Eight years old again

Sunrise on the Exmoor coast.

Sunrise on the Exmoor coast.

About a year ago, I had a dream that I found an old notebook with outlines and ideas for a story I was writing when I was eight. On the cover was a yellow-and-gold-toned photograph of the sea at sunset, and inside was lots of my loopy, girlish writing. Finding this notebook filled me with impossible bliss. I’d found it! That thing that made me happier beyond all other happinesses! When I woke in the grey dawn, I almost wept. That pleasure of putting stories together as a child was what had driven me to write for most of my life. But becoming a published author (or, in my case, two published authors) and having deadlines to manage, not to mention a job to hold down and children to raise, had more recently made writing a task to be scheduled into a busy life. Often, I would sit down feeling distracted and despondent, and take a good half hour to get any momentum. I was still writing, still enjoying my stories, but it wasn’t like in the dream, where it was the most perfect joy of them all.

That dream made me revisit my priorities. It’s taken some time and some tough calls, but right now I am writing the sequel to Daughters of the Storm (tentatively called “A Sea of Wings” and yes, it is mostly set by the seaside, just like the photograph on the cover of my dream-notebook), and the feeling is back! I wake up itching to write. The story is playing in my head like a movie the whole time. The solution all along was to make time and space in my mind all throughout the day, rather than forcing myself only to think about the story in the small windows of time I had to write. I’m writing reams and reams and it’s massaging my soul; I’m so happy. I’m even getting great ideas for the next book (a Kimberley Freeman) so I’m hoping to continue riding this wave for a long time to come.

Remember, kids: know the difference between what is urgent and what is important. Writing is the most important thing that I do. Everything else can wait a little while.

Music and Words

I hath finished “The Garden of the Mad King” after 3 and a half years of thinking, and just over a year of writing. I both love it and hate it, and there is a looooottta work to be done to fix it. But I’m not thinking about that just yet.

I always miss certain aspects of a book when the composition is finished, and in the few days since I finished this one, I’ve been missing my playlist. I always make a playlist of suitable music for every book I write; kind of a shortcut to get me in the mood. I am fiercely missing that music at the moment, or rather I am missing writing with that music on. Hearing any of the songs makes me long for the book. In particular, my three main characters kind of attached themselves to particular songs, and hearing those songs can make me yearn for them the way you might yearn for a lost lover.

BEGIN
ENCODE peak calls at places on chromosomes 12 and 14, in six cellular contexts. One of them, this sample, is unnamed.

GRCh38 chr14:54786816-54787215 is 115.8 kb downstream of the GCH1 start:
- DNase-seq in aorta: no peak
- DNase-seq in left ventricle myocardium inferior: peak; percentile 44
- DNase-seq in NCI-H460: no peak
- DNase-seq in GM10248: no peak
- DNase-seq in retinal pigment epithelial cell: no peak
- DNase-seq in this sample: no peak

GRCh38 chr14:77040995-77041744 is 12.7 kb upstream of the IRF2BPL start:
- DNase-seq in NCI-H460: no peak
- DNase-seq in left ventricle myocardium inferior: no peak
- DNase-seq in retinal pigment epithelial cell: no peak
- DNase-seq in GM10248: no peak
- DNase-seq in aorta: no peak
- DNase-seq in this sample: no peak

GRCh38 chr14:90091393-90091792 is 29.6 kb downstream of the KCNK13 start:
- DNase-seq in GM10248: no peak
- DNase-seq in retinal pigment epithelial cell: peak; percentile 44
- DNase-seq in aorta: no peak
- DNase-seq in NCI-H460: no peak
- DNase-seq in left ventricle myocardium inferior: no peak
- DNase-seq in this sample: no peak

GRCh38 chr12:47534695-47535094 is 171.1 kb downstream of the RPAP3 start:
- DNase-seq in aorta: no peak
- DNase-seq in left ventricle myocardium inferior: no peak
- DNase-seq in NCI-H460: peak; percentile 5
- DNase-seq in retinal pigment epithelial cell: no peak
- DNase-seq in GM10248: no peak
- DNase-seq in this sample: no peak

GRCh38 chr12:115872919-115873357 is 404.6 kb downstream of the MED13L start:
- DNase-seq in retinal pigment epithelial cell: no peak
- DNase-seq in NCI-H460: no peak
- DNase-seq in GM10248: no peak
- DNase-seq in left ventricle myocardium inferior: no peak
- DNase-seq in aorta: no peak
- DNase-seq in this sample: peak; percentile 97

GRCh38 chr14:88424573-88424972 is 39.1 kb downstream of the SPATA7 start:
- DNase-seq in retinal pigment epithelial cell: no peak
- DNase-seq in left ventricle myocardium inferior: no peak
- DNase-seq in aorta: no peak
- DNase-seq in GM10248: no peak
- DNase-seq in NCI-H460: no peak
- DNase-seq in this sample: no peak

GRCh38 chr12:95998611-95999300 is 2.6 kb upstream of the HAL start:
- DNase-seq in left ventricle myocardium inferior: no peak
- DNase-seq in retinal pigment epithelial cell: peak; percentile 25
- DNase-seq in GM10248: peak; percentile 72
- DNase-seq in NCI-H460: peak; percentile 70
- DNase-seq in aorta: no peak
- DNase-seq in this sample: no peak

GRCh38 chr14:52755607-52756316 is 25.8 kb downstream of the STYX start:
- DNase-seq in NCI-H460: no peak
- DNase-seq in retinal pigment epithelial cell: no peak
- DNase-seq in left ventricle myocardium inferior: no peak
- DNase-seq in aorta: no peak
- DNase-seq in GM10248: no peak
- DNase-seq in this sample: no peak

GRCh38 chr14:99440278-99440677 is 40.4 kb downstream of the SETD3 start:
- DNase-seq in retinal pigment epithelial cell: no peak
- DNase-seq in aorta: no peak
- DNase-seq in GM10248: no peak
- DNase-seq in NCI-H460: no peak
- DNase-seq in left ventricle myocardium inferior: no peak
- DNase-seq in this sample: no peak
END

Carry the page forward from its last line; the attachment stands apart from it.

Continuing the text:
Bluebell, the lead character and the oldest sister, is inextricable in my imagination now from The Tea Party’s Sister Awake. Rose, the second sister, who is embroiled in a forbidden love plot, will always be Regina Spektor’s Field Below. And Ash, the third sister, who is struggling with an uncontrollable supernatural ability, will always be The Waterboys’ This is the Sea (sorry, this video doesn’t really go with my book, but it was the only one I could find). There were so many other songs: a bunch of great English folk but especially Led Zeppelin and Nick Drake; some hard-edged dreamy post-rock from Hammock and Sigur Ros; and other random songs that just came to mean something to me over the time I was writing. Hard to acknowledge that it’s all in the past now, the lovely squishy sweet feeling of putting on the music, cracking my knuckles, and creating that world.

Time for me now to get out a new notebook, start thinking about a new Kimberley Freeman now, and collect songs for a new playlist.

On watching movies

I’ve seen a bunch of movies in the last week or so, and thought I’d blog about the experience. These aren’t reviews as such: a couple of the movies have been out for a very long time. These are just reflections on a medium of storytelling that I feel has incredible potential rarely realised.

The first was the CGI Beowulf (dir. Robert Zemeckis), which I have resisted watching until now. Why resist? Well, the poem has a really special place in my heart and I don’t want to see it sullied. Also, about the time Zemeckis’s version came out, I watched on DVD the little-known Icelandic version Beowulf and Grendel (dir. Sturla Gunnarson) with Gerard Butler as Beowulf and it was really good: sure they dicked with the plot, but it looked stunning. But I slowly came round to the idea of Zemeckis’s adaptation. Neil Gaiman was involved in the screenplay. Anthony Hopkins and a few other good actors were in it. Surely it couldn’t be that bad.

Well, I guess I’ll never know precisely how bad or good it is because I couldn’t watch it for more than 10 minutes. It is officially the movie I have given up on quickest in my life. The CGI was awful, just awful. It looked like a cut scene from a PC game. I will never know if Neil Gaiman’s quirky brilliance saved it, or if Anthony Hopkins made a wonderful Hrothgar because I couldn’t look at it. FFS, if I’d wanted to watch Polar Express I would have rented it.